Policing Minister visits North Yorkshire
As part of the visit, which was hosted by Julia Mulligan, the Police and Crime Commissioner, the Minister spent time on patrol with roads policing officers who are taking-on cross-border criminals using the latest Automatic Number Plate Technology (ANPR). The Minister saw how the £1m investment in ANPR, including funding from the Police Transformation Fund, is benefitting the public, especially those communities living close to the county border.
The Minister also took part in a round-table discussion with the Police and Crime Commissioner, local Inspector Geoff Crocker and others, about how we protect vulnerable people, and especially children, from abuse and sexual exploitation.
Hand in Hand, part of the Children’s Society, joined the discussion as they have recently been appointed by Julia Mulligan to provide one to one support to help children and young people across North Yorkshire who are at risk, or victim of, an abusive relationship.
Commenting on the visit PCC Julia Mulligan said:
“I am delighted the Minister chose to visit North Yorkshire and find out more about the challenges of policing our unique area. We are the largest rural policing county in the country and I am determined to make sure that villages, farms and rural communities don’t “come second” to the policing of metropolitan areas.
“However, as well as effective policing, we also need to ensure vulnerable victims, especially children, are supported properly when they are at risk of harm. In North Yorkshire, Hand in Hand provide one of a range of new services I have put in place across the county to support children. They deliver specialist one to one support for victims of exploitation, working very closely with the police here and over our borders, so I was pleased the Minister was able to hear about their important work first hand.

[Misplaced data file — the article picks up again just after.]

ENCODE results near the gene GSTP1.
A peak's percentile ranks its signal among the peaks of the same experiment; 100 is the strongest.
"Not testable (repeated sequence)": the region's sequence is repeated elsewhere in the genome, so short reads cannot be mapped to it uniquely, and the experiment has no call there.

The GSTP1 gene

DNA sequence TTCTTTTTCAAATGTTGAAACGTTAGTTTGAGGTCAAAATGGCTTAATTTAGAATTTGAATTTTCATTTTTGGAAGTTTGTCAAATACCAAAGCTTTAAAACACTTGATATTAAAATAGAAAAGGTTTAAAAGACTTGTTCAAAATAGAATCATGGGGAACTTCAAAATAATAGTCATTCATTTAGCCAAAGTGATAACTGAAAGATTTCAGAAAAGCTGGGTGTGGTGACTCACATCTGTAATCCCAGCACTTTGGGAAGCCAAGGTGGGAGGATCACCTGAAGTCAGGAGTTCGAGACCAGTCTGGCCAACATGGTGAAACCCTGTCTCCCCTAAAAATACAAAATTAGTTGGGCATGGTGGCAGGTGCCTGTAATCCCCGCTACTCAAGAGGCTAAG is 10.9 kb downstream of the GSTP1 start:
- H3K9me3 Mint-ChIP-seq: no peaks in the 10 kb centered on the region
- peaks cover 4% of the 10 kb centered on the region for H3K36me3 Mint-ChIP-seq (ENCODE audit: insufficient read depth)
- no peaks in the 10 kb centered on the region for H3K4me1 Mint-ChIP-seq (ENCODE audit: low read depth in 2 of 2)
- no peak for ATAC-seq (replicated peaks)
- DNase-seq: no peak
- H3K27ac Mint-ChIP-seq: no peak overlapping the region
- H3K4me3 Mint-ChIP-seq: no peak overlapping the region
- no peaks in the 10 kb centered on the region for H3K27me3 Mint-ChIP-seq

“We are one of the safest places to live in the country but we are surrounded by areas with much higher crime rates. This means we have to be particularly vigilant in tackling cross border crime, whether that be protecting vulnerable children, or criminals targeting people in more remote rural communities.”
Zoe Stephenson-Jones, service manager of the Hand in Hand project said:
“Wherever you live, from Skipton to Scarborough and Richmond to Selby, we are here to support and protect vulnerable children. We work closely with the police and other agencies to make sure we can identify and help young people in exploitative relationships. Working in rural areas can provide particular challenges, especially when children may live in one area and go to school in another, but we overcome those issues by working together and always put the needs of children first.”
Minister for Policing and the Fire Service Brandon Lewis said:
“It was a pleasure to visit North Yorkshire Police and see how they are transforming their capabilities to tackle crime and help the vulnerable. The force’s collaborative work with the local authority, West Yorkshire Police and Hand in Hand really shows how joint working can help support young people and adults at some of the most difficult moment in their lives.
“We recognise that policing in rural communities presents its own unique challenges and North Yorkshire’s work as the lead force on Automatic Number Plate Recognition, following their successful Police Transformation Fund bid, highlights how digital approaches to policing can support communities in rural areas.”